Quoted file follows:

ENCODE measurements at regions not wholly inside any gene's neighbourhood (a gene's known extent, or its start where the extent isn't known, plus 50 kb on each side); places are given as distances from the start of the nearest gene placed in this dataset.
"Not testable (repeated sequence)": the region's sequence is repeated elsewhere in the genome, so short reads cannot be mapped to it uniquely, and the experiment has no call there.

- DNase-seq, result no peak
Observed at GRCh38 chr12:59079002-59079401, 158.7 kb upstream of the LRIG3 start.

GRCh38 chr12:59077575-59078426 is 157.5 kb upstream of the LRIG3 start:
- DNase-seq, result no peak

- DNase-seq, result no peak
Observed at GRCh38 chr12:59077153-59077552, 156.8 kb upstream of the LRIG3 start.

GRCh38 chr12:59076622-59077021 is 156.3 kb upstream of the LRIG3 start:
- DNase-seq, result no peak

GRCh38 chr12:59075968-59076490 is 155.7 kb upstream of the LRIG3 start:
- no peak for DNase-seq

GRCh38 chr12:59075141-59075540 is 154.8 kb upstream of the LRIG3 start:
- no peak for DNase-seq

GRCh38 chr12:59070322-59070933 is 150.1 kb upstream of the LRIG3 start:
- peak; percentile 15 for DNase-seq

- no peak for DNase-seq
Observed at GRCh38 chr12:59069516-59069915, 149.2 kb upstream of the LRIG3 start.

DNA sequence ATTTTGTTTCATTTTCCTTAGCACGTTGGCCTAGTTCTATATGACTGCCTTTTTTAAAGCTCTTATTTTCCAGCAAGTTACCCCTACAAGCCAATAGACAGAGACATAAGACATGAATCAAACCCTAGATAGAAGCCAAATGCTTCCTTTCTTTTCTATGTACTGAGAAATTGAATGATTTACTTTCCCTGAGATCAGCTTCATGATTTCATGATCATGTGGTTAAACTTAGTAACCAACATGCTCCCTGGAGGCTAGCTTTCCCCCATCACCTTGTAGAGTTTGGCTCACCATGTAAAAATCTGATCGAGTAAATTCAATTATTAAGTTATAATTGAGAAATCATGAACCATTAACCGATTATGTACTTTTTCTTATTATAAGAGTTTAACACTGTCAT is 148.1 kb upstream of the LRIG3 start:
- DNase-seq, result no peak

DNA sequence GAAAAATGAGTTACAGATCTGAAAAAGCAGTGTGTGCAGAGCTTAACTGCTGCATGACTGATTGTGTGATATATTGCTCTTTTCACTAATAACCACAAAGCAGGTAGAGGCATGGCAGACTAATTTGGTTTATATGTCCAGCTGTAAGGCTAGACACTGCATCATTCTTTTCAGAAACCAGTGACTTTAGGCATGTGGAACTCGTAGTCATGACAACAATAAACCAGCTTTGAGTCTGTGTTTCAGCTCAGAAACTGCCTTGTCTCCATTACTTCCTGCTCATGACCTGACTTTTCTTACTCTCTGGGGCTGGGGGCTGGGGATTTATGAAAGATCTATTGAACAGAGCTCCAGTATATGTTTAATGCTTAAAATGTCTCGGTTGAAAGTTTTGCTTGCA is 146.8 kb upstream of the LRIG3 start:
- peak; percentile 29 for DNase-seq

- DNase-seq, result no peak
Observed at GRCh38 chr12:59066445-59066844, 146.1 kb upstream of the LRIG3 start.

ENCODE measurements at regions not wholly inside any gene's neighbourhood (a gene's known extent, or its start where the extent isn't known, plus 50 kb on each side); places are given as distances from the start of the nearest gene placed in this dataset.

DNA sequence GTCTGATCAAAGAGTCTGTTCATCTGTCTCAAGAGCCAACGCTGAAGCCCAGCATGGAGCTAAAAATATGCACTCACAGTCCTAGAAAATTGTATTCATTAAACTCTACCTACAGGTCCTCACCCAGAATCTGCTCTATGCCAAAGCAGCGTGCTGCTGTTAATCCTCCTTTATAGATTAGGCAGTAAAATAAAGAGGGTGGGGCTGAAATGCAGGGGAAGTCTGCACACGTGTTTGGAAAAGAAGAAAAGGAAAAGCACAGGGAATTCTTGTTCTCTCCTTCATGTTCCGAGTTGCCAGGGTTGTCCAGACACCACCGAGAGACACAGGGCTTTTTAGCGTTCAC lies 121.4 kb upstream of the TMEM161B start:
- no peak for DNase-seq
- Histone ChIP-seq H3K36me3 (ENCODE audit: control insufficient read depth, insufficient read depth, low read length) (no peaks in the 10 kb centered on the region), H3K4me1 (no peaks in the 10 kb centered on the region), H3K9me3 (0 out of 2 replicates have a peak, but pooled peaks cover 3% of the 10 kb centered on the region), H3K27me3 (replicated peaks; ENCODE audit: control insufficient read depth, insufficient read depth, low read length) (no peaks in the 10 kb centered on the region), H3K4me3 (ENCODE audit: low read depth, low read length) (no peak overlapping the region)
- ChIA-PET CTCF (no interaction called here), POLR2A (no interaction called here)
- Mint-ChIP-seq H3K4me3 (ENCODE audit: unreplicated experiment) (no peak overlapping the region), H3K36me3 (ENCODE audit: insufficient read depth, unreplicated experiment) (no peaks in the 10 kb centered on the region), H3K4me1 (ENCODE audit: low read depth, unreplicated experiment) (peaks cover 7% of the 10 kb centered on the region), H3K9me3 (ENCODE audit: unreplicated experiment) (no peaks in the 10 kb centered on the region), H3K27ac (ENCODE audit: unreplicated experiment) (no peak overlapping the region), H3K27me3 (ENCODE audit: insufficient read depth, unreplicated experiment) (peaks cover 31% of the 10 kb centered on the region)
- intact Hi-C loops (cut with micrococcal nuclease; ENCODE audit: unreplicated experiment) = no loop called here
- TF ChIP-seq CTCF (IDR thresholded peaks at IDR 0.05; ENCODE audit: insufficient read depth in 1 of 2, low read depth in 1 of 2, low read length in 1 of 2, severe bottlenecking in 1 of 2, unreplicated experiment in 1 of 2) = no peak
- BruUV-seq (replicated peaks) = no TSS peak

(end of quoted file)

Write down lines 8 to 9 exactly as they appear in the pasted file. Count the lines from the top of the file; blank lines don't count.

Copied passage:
Observed at GRCh38 chr12:59077153-59077552, 156.8 kb upstream of the LRIG3 start.

GRCh38 chr12:59076622-59077021 is 156.3 kb upstream of the LRIG3 start: